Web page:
Raimondo Montecuccoli

politician and military commander of the Holy Roman Empire (1609-1680)

Raimondo, Count of Montecúccoli or Montecucculi (21 February 1608 or 160916 October 1680) was an Italian military general who also served as general for the Austrians, and was also a prince of the Holy Roman Empire and Neapolitan Duke of Melfi.

Count Raimondo Montecúccoli

QuotesEdit

Memorie (Ed. Colonia, 1704)Edit

  • Chi può viver senza mangiare, esca in campagna senza le vittovaglie necessarie.
    • P. 51.
    • Translation: He who can live without eating may safely embark on a campaign without the necessary commissariat.
    • Translation reported in Harbottle's Dictionary of quotations French and Italian (1904), p. 270.
  • Qual meraviglia . . . richiesto tal uno delle cose necessarie alia guerra, egli rispondesse, tre esser quelle : Danaro, danaro, danaro!
    • P. 54.
    • Translation: What wonder that a certain person, being asked what were the things necessary for war, should reply that there were three, to wit, money, money and money.
    • Translation reported in Harbottle's Dictionary of quotations French and Italian (1904), p. 309.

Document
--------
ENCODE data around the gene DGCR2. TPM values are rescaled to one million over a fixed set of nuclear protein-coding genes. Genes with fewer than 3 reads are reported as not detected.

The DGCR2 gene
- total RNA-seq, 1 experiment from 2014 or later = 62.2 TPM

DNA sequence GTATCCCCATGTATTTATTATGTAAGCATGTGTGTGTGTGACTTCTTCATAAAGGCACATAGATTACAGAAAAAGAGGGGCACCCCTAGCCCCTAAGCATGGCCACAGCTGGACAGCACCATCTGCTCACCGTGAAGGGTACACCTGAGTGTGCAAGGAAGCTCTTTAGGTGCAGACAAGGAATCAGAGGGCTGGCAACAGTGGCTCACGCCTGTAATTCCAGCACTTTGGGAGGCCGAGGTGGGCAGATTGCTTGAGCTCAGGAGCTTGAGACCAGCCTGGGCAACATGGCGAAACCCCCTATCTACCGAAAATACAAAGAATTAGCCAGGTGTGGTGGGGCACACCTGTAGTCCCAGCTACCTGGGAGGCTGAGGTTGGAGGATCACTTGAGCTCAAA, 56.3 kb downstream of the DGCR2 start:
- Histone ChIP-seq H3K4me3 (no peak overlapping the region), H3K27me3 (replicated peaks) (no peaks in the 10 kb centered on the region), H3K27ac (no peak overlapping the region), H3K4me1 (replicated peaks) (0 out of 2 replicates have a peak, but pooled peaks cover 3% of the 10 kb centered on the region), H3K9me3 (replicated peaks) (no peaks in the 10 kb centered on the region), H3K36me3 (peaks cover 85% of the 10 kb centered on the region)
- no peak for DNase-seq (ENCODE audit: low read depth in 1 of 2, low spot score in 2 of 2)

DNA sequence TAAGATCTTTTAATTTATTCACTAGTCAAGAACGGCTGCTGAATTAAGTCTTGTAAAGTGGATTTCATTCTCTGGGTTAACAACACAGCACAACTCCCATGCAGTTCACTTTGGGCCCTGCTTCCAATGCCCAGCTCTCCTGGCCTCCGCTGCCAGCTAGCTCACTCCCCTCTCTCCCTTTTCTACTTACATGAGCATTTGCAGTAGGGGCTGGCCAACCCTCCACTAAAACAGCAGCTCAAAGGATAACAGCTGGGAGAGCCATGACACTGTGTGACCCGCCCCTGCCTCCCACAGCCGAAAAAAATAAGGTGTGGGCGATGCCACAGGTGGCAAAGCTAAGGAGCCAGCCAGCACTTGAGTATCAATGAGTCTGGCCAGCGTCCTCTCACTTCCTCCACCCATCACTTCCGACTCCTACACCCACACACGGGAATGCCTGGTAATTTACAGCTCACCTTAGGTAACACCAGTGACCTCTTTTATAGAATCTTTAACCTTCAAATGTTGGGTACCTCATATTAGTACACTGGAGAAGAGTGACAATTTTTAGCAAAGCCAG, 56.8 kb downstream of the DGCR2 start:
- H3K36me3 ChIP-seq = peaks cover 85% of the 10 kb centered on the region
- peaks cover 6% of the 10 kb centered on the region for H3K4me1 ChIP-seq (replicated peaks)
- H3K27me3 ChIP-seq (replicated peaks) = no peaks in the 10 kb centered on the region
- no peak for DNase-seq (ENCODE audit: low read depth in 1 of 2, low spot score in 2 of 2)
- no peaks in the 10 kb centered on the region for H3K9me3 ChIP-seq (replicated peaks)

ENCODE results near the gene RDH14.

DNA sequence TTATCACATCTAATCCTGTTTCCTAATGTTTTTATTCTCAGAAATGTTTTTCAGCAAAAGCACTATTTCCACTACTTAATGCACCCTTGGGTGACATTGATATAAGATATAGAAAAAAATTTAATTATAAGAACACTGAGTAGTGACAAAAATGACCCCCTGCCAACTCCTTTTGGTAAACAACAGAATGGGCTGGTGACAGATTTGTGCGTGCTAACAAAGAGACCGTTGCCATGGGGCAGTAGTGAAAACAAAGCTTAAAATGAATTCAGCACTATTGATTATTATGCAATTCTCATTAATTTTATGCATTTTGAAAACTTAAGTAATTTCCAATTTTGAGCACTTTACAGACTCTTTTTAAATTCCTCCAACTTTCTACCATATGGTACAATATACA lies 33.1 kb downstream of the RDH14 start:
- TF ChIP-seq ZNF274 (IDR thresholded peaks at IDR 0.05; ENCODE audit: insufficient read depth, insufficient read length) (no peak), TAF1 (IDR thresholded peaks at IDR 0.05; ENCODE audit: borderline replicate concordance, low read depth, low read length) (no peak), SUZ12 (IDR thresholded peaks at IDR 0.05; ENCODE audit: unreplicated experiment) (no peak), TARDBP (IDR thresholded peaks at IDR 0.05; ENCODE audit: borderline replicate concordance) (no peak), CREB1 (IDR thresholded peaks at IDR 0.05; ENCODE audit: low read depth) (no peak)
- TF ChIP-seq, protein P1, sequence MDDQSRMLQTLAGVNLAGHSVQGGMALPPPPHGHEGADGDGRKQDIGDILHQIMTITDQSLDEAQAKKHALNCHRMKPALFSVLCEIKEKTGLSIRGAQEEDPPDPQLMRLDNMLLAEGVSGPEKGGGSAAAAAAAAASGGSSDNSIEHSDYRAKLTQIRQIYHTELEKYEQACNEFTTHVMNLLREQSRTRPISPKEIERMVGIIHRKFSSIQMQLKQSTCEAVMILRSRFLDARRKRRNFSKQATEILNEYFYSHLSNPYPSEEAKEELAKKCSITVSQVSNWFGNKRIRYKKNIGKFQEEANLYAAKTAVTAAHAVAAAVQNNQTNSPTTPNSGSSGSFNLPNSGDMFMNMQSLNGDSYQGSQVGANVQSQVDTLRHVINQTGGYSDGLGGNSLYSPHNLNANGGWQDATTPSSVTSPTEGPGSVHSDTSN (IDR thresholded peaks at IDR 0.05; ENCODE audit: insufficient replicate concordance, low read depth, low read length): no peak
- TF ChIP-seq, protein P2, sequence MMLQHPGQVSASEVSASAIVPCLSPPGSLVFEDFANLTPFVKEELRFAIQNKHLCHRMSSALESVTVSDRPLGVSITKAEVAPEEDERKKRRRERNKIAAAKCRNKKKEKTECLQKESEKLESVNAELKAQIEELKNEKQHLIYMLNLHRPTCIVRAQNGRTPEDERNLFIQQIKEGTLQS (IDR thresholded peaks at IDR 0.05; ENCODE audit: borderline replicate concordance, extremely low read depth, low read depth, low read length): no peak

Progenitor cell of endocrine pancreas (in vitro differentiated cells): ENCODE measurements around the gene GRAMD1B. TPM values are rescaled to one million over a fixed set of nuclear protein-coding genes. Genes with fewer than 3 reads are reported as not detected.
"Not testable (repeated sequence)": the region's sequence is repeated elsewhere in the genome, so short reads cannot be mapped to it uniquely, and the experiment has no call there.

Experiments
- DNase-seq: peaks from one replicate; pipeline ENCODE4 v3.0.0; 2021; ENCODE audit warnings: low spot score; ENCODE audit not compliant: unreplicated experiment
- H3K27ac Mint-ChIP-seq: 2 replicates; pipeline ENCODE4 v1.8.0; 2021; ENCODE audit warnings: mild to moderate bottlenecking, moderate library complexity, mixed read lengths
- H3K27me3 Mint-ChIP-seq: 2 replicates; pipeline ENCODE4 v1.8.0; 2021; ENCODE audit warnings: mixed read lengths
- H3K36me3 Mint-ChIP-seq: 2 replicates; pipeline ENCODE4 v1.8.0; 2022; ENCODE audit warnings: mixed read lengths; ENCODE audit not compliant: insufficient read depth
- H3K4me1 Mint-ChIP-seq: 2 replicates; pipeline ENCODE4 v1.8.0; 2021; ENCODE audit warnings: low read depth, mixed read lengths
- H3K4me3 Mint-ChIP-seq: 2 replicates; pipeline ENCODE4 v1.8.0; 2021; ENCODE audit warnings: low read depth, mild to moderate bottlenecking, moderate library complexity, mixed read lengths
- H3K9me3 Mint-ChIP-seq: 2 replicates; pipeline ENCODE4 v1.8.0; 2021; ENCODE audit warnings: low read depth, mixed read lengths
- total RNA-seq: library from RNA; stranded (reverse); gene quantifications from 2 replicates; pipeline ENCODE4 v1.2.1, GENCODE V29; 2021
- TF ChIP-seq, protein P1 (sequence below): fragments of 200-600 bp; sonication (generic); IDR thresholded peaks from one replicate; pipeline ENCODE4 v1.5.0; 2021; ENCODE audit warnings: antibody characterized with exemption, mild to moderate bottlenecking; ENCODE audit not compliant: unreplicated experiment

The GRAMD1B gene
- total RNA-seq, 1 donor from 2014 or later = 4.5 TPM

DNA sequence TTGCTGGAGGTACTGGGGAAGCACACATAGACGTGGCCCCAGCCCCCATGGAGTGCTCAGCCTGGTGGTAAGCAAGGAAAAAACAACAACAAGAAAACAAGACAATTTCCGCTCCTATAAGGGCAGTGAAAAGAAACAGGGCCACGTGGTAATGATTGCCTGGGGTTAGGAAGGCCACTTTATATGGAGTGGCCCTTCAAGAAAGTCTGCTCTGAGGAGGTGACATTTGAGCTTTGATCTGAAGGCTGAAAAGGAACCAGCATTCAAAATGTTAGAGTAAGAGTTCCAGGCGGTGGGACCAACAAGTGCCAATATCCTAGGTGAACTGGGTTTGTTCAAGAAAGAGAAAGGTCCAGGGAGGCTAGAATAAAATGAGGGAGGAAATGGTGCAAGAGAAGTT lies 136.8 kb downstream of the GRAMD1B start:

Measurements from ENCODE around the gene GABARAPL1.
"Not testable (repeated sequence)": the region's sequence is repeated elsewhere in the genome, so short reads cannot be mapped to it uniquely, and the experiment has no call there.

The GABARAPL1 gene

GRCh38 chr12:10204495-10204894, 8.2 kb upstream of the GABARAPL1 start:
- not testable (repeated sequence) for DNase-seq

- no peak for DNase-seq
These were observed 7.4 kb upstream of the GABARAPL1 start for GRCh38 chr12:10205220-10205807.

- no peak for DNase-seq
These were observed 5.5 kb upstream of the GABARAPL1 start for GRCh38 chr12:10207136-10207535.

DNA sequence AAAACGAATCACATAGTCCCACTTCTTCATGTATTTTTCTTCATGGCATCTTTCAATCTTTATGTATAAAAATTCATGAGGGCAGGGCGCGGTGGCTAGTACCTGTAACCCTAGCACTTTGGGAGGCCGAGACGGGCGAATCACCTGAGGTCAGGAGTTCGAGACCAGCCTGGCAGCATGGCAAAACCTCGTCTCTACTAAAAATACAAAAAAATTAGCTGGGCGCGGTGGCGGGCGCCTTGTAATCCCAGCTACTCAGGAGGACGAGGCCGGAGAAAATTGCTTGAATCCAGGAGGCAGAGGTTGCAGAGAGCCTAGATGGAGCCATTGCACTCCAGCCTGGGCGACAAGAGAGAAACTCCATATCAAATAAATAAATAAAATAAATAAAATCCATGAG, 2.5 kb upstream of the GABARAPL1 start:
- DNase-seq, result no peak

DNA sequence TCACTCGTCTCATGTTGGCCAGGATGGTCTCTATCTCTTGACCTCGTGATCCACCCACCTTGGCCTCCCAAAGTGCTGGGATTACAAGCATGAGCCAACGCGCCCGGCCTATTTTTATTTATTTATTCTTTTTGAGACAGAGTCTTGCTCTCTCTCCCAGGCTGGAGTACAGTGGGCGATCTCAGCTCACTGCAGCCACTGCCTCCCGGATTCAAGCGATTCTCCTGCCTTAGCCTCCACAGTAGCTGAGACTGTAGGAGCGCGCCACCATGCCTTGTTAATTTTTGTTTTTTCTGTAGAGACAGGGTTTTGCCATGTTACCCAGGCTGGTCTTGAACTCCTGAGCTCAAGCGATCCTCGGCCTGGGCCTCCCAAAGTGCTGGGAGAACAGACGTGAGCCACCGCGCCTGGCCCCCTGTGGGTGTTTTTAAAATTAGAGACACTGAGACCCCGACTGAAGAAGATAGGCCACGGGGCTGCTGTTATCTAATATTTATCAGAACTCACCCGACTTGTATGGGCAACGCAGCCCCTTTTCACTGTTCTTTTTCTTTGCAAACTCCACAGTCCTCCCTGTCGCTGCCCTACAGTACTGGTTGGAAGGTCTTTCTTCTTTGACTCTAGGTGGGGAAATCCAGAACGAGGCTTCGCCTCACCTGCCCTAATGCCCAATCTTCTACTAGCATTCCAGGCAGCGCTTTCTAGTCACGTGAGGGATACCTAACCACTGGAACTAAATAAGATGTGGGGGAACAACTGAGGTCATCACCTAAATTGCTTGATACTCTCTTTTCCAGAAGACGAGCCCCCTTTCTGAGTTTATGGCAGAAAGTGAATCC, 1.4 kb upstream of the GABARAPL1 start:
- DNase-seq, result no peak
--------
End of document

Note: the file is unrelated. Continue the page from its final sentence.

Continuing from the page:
• Nissuno stato pubblico può godersi la quieta, nè ribattere l’injurie, nè diffendere le leggi, la religione e la libertà senza arme.
    • P. 55.
    • Translation: No State can enjoy tranquillity, nor repel hostile attacks, nor defend its laws, its religion and its liberty, unless it be armed.
    • Translation reported in Harbottle's Dictionary of quotations French and Italian (1904), p. 370.
  • Trattar le cose con molti, risolverle con pochi, o da se solo.
    • P. 83.
    • Translation: Discuss your plans with many, decide on them with few, or by yourself.
    • Translation reported in Harbottle's Dictionary of quotations French and Italian (1904), p. 428.
  • L’arte che imita la natura, opera per gradi, e non a salti.
    • P. 344.
    • Translation: Art, which imitates nature, works by steps, and not by leaps.
    • Translation reported in Harbottle's Dictionary of quotations French and Italian (1904), p. 333.
  • È la lancia la regina dell’ armi a cavallo.
    • P. 364.
    • Translation: The lance is the queen of cavalry weapons.
    • Translation reported in Harbottle's Dictionary of quotations French and Italian (1904), p. 293.
  • L’ozio è somite del vizio, e della virtute negozio.
    • P. 387.
    • Translation: Sloth is the pinnacle of vice, and of virtue, activity.
    • Translation reported in Harbottle's Dictionary of quotations French and Italian (1904), p. 337.

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